Student and amateur CubeSat news roundup – Nov.28.2018

A sampling of recent articles, press releases, etc. about student and amateur CubeSat / SmallSat projects and programs:

** CubeSat to Attempt Solar Sail in Orbit –

Purdue University professor, David Spencer is leading an effort to send a CubeSat up for an attempted controlled solar sailing in Earth’s orbit. Solar sailing uses reflective sails to harness the momentum of sunlight for propulsion….

This project is sponsored by the citizen-funded Planetary Society, whose CEO is Bill Nye the Science Guy.

The CubeSat, LightSail 2, is one payload as part of the Air Force’s Space Test Program-2 (STP-2) mission that will launch on the SpaceX Falcon Heavy rocket in early 2019. Spencer’s research team will be tracking LightSail 2, receiving the signal from the spacecraft as well as commanding the spacecraft during operations, from the Space Flight Projects Lab at the Purdue Technology Center.

** NNU students watch InSight landing, prepare for own satellite launch – Boise, ID

“So the Marco is about double the size of RFTSat, but it’s really cool to see how NASA and JPL are also using cube sats and how NNU is using them too,” said Cox.

The Marcos being cube satellite’s used in conjunction with NASA’s InSight that landed on Mars Monday.

And engineering students at NNU are in the building stages of a satellite with similar features called RFTSat, which is also a version of a cube satellite.

** Towards drop your thesis 2018: 4.7 seconds of microgravity conditions to enable future CubeSat landings on asteroids – S. Cuartielles et al, Cranfield University

An increasing number of interplanetary missions are aiming at visiting asteroids and other small bodies, since these may provide clues to understand the formation and evolution of our Solar System. CubeSats allow a low-cost solution to land on these objects, as opposed to risking a much more expensive mothership. The weak gravitational field on these small bodies may also enable the possibility of simply dropping a CubeSat from afar (i.e. ballistic landing).

However, ballistic landing of an unpowered spacecraft may be feasible solely within certain asteroid locations, and only if sufficient energy can be dissipated at touchdown. If such conditions are not met, the spacecraft will rebound off the surface. It is likely that the necessary energy dissipation may already occur naturally due to energy loss expected through the deformation of the regolith during touchdown. Indeed, previous low-velocity impact experiments in microgravity seem to indicate that this is exactly the case. However, data from past asteroid touchdowns, Hayabusa and Philae, indicate the contrary.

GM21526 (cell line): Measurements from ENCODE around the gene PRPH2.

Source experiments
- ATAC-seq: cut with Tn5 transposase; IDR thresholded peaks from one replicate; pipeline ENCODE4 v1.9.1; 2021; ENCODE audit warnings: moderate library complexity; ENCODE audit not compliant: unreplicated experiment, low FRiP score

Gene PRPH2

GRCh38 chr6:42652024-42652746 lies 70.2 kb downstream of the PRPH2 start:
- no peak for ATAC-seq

This paper describes the development of an experiment which aims to bridge the aforementioned disagreement between mission data and microgravity experiment; to understand the behaviour of CubeSat landing on asteroids. …

** Cal Poly’s Latest CubeSat Reveals First High-Resolution Image of the Earth – Cal Poly News – Cal Poly, San Luis Obispo

While Cal Poly’s ninth CubeSat tests a way to reduce vibrations aboard orbiting satellites, the softball-sized satellite also has been busy snapping photos of the Earth.

DAVE, or Damping and Vibrations Experiment, launched Sept. 15 from Vandenberg Air Force Base with three other small satellites, or CubeSats, as secondary payload on NASA’s ICESat-2 (Ice Cloud and Land Elevation Satellite-2) mission.

PolySat, the student-run research lab, released its first high-resolution image that was snapped just hours after the launch. The photo shows Svalbard, the Norwegian archipelago located between Norway and the North Pole.

“This is one of our better pictures,” said Grigory Heaton, a senior studying aerospace engineering and physics. “Our satellite is not controlled. It’s just spinning, so we have to get lucky with the pictures. This one, we were right overhead and got almost the entire archipelago.”

The Norwegian archipelago Svalbard as imaged by Cal Poly CubeSat DAVE.

See also Cal Poly satellite captures photos of Earth |

** AMSAT news on student and amateur CubeSat/smallsat projects: ANS-329 AMSAT News Service Special Bulletin

  • Fox-1Cliff Launch Scheduled for 28-Nov-2018 at 18:32 UTC
  • Robert Bankston, KE4AL, Elected AMSAT Vice-President of User Services
  • Fox-1Cliff Launch – Your Help is Needed!
  • ESA Announces “First Telemetry” Contest for ESEO
  • Happy 5th Birthday FUNcube-1
  • FCC Dismisses AMSAT’s 2004 Petition for Reconsideration
  • Upcoming ARISS Contact Schedule
  • Satellite Shorts From All Over

Other CubeSat news & info:

MarCO-B, one of the experimental Mars Cube One (MarCO) CubeSats, took this image of Mars from about 4,700 miles (7,600 kilometers) away during its flyby of the Red Planet on Nov. 26, 2018. MarCO-B was flying by Mars with its twin, MarCO-A, to attempt to serve as communications relays for NASA’s InSight spacecraft as it landed on Mars. Credits: NASA/JPL-Caltech. Full image and caption


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